A bear market refers to a outspread decline in asset prices of at least 20% from recent highs. Clearly, these times are nothing to look forward to, but fighting back acan be dangerous. Here we will walk you through eight important investment strategies and mindsets to help you stay calm and play dead when the stock market takes a swipe at your returns based on investopedia.
Keep Your Fears in Check
There is an old saying on Wall Street: “The Dow climbs a wall of worry.” In other words, over time the Dow has continued to rise despite economic woes, terrorism, and countless other calamities. Investors should try to always separate their emotions from the investment decision-making process. What seems like a massive global catastrophe one day may be remembered as nothing more than a blip on the radar screen a few years down the road. Remember that fear is an emotion that can cloud rational judgement of a situation. Keep calm and carry on!
Accumulate with Dollar Cost Averaging
The most important thing to keep in mind during an economic slowdown is that it’s normal for the stock market to have negative years—it’s part of the business cycle. If you are a long-term investor (meaning a time horizon of 10+ years), one option is to take advantage of dollar-cost averaging (DCA). By purchasing shares regardless of price, you end up buying shares at a low price when the market is down. Over the long run, your cost will “average down,” leaving you with a better overall entry price for your shares.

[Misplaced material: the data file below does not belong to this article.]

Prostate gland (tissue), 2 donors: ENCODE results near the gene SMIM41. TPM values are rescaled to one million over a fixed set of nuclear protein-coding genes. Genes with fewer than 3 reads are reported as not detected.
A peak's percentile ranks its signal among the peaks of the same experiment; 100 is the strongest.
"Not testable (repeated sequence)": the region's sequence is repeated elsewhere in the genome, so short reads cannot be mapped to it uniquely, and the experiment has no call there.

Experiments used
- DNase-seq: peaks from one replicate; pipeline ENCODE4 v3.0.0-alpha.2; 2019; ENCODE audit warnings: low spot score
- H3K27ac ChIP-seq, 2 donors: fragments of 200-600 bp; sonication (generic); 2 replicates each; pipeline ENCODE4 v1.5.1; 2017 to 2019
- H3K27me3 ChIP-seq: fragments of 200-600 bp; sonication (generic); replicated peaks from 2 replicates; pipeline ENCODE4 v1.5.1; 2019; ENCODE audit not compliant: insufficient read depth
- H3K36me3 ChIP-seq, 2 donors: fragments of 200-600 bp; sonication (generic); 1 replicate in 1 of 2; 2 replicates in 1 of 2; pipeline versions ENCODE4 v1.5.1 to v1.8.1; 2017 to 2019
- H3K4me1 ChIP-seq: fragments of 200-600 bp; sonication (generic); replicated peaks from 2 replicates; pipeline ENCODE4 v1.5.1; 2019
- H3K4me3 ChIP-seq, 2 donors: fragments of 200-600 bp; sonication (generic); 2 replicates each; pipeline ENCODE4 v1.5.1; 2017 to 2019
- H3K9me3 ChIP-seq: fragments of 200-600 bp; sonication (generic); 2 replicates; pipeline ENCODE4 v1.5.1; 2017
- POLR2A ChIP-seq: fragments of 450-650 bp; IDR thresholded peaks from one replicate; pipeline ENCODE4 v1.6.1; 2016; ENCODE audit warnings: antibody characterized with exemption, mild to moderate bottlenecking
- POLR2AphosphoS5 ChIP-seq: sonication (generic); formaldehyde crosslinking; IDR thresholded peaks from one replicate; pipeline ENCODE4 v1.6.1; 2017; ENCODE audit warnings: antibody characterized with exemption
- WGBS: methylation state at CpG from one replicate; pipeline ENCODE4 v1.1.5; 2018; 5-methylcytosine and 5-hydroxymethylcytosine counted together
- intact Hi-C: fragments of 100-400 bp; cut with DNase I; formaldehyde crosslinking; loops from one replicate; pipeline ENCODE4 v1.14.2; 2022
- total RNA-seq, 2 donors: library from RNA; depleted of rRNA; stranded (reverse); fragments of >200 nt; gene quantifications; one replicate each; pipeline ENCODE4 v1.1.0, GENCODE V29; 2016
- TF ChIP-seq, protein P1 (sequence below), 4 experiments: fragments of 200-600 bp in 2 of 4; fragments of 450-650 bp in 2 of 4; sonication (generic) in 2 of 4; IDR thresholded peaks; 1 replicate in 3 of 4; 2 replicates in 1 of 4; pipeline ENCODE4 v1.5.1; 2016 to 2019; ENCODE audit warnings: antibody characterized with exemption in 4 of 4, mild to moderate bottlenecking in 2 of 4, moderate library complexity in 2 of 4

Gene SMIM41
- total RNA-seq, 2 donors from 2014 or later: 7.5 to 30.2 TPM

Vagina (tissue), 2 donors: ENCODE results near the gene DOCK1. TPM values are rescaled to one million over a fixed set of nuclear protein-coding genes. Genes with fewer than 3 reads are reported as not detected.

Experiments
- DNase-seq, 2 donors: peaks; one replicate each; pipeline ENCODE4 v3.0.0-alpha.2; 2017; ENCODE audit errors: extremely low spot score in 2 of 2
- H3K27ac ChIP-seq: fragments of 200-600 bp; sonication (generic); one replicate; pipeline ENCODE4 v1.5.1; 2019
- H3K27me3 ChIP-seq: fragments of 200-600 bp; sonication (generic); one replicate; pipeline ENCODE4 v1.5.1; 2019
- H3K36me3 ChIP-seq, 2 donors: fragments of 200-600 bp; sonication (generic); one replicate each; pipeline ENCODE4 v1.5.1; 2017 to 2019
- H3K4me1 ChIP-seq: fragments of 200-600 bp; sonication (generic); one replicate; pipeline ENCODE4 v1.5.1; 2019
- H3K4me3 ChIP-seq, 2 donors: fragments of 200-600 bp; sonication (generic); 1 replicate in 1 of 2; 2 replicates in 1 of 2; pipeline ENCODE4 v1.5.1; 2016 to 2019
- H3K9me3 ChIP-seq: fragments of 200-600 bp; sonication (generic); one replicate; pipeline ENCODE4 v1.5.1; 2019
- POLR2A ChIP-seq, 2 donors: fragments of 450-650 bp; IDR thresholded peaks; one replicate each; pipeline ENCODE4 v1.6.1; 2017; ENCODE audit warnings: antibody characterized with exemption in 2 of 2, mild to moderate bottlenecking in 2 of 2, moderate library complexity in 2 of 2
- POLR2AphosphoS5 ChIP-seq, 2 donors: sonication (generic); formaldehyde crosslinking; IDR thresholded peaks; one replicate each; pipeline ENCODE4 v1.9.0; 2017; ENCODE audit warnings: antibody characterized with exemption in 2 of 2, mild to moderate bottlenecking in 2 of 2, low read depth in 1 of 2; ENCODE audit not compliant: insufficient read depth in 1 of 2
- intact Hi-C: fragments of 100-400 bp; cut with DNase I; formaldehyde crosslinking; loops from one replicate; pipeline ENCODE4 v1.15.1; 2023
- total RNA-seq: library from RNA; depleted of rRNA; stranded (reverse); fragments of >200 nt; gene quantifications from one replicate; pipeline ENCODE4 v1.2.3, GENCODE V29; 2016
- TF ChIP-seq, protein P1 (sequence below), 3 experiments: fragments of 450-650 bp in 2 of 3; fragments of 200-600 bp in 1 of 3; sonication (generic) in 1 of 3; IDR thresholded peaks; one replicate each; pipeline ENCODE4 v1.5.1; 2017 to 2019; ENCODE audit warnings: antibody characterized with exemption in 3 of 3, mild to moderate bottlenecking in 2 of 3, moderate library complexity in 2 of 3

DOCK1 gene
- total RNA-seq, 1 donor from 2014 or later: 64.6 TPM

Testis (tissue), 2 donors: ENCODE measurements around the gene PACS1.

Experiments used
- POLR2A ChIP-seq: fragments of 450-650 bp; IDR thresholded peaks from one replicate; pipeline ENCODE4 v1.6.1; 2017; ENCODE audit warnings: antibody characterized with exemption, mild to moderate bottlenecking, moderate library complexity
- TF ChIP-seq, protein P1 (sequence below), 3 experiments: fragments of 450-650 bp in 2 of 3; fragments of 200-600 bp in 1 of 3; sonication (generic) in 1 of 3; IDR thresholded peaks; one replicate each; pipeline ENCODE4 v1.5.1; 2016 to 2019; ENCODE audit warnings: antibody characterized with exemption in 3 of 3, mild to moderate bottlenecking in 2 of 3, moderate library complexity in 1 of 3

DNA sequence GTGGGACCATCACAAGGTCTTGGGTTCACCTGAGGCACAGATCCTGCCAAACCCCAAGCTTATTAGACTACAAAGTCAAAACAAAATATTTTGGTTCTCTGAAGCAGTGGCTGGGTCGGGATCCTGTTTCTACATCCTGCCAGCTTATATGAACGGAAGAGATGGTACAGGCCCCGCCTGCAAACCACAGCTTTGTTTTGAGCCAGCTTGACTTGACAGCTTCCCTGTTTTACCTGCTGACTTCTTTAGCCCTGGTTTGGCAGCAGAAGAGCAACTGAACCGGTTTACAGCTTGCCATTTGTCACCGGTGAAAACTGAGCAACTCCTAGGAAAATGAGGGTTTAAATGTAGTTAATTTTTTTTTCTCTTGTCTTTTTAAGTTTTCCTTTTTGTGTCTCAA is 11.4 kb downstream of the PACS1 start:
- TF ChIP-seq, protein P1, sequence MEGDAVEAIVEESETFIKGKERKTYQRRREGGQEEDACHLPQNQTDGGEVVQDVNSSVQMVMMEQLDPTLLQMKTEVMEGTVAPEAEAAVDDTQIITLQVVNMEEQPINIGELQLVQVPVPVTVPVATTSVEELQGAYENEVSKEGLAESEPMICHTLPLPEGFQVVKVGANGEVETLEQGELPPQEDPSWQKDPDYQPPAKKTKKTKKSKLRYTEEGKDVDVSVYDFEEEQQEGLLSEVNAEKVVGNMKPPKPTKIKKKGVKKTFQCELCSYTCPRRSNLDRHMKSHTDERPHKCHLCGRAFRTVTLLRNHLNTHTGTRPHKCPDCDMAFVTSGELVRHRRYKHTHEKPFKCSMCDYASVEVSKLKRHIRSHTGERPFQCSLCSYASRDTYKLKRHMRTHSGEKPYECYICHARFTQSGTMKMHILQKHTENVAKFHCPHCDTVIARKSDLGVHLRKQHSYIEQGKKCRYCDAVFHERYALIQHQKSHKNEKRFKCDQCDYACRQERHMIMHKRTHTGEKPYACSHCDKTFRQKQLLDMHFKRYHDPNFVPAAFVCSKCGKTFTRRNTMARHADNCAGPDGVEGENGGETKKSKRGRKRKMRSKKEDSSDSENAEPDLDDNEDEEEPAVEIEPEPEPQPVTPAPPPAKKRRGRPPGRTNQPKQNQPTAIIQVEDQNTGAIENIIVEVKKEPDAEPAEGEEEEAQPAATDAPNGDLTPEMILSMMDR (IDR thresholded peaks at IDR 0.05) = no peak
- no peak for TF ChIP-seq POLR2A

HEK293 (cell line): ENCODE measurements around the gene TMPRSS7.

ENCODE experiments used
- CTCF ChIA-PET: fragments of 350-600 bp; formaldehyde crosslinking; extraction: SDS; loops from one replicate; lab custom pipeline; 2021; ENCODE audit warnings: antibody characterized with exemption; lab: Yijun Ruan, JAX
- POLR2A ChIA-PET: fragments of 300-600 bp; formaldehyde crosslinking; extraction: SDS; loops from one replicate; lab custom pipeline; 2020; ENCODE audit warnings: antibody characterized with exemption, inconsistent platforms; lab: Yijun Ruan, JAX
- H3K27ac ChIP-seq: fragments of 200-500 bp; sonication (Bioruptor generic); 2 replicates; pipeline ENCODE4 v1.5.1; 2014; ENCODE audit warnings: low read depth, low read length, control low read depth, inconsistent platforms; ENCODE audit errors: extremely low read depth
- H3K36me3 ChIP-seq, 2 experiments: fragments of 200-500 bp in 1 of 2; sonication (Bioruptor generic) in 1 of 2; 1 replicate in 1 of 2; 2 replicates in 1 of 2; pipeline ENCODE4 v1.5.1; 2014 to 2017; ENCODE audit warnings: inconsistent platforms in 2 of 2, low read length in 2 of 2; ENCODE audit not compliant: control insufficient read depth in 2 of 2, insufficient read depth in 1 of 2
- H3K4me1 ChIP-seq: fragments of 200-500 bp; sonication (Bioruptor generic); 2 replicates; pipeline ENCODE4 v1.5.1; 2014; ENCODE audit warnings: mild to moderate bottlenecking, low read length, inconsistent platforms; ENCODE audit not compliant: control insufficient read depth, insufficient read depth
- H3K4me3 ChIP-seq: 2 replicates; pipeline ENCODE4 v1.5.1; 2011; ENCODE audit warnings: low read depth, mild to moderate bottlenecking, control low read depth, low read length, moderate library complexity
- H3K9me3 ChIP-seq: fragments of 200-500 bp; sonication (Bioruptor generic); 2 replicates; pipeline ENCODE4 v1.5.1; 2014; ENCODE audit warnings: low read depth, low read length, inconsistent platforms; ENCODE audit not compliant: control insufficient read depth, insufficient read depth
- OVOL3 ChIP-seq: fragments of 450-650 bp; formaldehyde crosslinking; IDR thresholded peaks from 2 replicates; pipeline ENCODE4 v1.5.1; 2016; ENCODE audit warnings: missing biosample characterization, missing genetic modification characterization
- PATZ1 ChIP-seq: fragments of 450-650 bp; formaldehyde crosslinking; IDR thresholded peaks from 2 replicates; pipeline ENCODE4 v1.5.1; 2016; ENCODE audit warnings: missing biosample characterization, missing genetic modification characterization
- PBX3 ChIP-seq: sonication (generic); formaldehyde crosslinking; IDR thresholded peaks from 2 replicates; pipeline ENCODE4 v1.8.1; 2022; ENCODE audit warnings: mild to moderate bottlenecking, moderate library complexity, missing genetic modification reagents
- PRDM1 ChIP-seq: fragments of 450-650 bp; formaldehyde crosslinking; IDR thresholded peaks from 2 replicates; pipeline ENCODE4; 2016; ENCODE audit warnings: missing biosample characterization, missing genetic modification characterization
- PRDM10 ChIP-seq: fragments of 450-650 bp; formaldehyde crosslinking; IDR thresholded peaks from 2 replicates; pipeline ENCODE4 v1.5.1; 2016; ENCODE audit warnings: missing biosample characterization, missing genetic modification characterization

During a bear market, the bears rule and the bulls don’t stand a chance. There’s an old saying that the best thing to do during a bear market is to play dead—it’s the same protocol as if you met a real grizzly in the woods. Fighting back would be very dangerous. By staying calm and not making any sudden moves, you’ll save yourself from becoming a bear’s lunch. Playing dead in financial terms means putting a larger portion of your portfolio in money market securities, such as certificates of deposit (CDs), U.S. Treasury bills, and other instruments with high liquidity and short maturities.